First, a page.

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Auditory saccular sensitivity of the vocal Lusitanian toadfish: low frequency tuning allows acoustic communication throughout the year
- Vasconcelos, Raquel O., Sisneros, Joseph A., Amorim, M. Clara P., Fonseca, Paulo J.
- Journal of comparative physiology 2011 v.197 no.9 pp. 903-913
- Batrachoididae, acoustics, breeding, ears, estuaries, evoked potentials, females, fish, hearing, males, plastics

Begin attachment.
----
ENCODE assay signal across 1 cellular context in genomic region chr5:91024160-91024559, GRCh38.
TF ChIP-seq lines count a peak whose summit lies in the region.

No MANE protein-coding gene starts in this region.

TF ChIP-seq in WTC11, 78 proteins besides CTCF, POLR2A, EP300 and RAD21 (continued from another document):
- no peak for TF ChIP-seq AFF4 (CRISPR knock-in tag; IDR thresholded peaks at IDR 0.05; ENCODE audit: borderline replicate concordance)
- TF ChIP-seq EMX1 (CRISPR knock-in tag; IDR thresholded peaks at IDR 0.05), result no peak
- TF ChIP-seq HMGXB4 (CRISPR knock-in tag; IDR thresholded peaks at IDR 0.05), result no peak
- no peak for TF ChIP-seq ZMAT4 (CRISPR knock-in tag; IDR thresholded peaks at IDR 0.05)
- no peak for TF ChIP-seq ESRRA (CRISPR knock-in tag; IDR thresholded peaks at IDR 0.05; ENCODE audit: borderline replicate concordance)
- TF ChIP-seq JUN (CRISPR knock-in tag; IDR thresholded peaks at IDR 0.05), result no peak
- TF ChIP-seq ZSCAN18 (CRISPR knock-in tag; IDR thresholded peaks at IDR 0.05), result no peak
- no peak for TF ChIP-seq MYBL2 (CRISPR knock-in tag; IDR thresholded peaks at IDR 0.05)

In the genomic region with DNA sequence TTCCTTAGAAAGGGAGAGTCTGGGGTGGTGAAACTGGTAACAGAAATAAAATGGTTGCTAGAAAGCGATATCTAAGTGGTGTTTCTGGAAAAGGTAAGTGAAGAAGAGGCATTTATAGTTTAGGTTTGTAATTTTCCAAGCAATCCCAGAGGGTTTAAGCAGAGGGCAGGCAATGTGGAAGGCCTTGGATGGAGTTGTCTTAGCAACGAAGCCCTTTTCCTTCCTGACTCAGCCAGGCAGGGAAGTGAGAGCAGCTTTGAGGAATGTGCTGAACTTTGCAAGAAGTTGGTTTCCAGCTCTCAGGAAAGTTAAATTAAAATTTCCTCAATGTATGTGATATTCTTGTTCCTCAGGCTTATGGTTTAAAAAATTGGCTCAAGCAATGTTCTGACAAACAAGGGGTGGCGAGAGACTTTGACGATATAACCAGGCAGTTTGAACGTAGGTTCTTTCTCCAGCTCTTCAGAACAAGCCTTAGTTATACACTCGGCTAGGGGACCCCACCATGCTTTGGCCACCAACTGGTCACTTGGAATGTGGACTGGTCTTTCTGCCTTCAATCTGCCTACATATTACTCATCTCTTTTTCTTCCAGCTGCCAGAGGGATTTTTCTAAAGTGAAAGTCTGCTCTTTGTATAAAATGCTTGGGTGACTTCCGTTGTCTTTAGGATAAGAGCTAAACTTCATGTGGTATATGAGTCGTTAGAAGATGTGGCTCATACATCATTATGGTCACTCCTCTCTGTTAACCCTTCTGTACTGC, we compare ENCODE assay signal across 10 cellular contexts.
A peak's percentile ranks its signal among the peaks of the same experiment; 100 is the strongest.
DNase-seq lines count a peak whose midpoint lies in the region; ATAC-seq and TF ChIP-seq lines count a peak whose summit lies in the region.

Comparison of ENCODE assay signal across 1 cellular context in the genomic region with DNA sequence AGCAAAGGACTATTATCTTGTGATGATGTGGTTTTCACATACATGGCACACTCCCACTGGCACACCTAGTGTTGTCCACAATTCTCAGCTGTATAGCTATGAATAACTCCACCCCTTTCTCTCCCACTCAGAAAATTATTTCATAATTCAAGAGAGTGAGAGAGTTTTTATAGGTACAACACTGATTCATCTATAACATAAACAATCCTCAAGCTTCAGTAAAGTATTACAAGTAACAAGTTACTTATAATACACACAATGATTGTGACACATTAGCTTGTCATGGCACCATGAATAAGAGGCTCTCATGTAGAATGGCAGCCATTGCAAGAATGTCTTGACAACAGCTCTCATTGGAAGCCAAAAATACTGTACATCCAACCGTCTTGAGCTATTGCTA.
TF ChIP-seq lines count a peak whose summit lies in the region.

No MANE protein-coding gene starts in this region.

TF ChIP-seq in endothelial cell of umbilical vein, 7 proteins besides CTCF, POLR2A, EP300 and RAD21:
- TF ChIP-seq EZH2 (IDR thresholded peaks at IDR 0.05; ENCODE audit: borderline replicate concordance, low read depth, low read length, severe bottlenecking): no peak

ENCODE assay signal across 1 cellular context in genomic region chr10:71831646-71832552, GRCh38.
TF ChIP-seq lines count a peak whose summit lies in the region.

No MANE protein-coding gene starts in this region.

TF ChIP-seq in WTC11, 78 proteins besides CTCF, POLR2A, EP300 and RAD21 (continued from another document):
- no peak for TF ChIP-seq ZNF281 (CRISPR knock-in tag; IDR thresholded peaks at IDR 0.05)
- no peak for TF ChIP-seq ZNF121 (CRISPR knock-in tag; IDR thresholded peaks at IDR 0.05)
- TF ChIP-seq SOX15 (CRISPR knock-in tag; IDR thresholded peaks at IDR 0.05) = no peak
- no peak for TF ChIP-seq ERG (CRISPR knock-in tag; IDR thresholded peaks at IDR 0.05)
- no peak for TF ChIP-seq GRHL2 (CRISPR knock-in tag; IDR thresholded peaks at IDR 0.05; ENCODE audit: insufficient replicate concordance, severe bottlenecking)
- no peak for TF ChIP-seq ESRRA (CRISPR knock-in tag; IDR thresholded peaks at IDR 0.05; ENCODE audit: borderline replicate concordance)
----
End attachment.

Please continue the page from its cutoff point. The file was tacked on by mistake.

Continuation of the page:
- A novel form of auditory plasticity for enhanced detection of social signals was described in a teleost fish, Porichthys notatus (Batrachoididae, Porichthyinae). The seasonal onset of male calling coincides with inshore migration from deep waters by both sexes and increased female sensitivity to dominant frequencies of male calls. The closely related Lusitanian toadfish, Halobatrachus didactylus, (Batrachoididae, Halophryninae) also breeds seasonally and relies on acoustic communication to find mates but, instead, both sexes stay in estuaries and show vocal activity throughout the year. We investigated whether the sensitivity of the inner ear saccule of H. didactylus is seasonally plastic and sexually dimorphic. We recorded evoked potentials from populations of saccular hair cells from non-reproductive and reproductive males and females in response to 15–945 Hz tones. Saccular hair cells were most sensitive at 15–205 Hz (thresholds between 111 and 118 dB re. 1 μPa). Both sexes showed identical hearing sensitivity and no differences were found across seasons. The saccule was well suited to detect conspecific vocalizations and low frequencies that overlapped with lateral line sensitivity. We showed that the saccule in H. didactylus has major importance in acoustic communication throughout the year and that significant sensory differences may exist between the two batrachoidid subfamilies.